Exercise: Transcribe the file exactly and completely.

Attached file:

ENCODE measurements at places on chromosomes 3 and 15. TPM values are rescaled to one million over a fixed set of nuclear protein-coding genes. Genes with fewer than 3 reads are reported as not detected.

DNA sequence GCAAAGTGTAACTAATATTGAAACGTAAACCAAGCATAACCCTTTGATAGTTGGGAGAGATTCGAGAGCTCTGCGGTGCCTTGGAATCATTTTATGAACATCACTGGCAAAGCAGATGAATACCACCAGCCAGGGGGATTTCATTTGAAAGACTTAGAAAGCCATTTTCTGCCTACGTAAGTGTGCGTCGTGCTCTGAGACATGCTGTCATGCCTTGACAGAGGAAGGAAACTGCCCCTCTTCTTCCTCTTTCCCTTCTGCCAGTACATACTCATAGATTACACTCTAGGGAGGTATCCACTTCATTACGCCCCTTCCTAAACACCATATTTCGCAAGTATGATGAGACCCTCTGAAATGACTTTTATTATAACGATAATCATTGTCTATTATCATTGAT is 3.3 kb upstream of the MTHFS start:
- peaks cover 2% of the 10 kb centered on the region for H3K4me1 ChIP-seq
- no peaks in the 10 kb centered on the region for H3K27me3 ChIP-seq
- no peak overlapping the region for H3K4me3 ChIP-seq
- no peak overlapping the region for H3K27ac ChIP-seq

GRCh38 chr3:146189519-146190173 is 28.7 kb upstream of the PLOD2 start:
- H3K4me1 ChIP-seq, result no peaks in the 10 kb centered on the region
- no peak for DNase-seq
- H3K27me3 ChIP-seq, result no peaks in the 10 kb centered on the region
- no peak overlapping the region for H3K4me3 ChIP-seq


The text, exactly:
ENCODE measurements at places on chromosomes 3 and 15. TPM values are rescaled to one million over a fixed set of nuclear protein-coding genes. Genes with fewer than 3 reads are reported as not detected.

DNA sequence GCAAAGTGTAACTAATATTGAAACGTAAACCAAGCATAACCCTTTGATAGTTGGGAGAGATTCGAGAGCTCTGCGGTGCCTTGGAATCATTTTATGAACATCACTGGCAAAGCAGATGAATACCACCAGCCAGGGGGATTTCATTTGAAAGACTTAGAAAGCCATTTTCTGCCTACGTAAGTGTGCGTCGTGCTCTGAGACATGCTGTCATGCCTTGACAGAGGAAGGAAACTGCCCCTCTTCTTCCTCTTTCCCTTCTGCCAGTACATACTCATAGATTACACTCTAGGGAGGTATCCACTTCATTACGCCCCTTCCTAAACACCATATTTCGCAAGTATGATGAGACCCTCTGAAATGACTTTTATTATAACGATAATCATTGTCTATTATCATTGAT is 3.3 kb upstream of the MTHFS start:
- peaks cover 2% of the 10 kb centered on the region for H3K4me1 ChIP-seq
- no peaks in the 10 kb centered on the region for H3K27me3 ChIP-seq
- no peak overlapping the region for H3K4me3 ChIP-seq
- no peak overlapping the region for H3K27ac ChIP-seq

GRCh38 chr3:146189519-146190173 is 28.7 kb upstream of the PLOD2 start:
- H3K4me1 ChIP-seq, result no peaks in the 10 kb centered on the region
- no peak for DNase-seq
- H3K27me3 ChIP-seq, result no peaks in the 10 kb centered on the region
- no peak overlapping the region for H3K4me3 ChIP-seq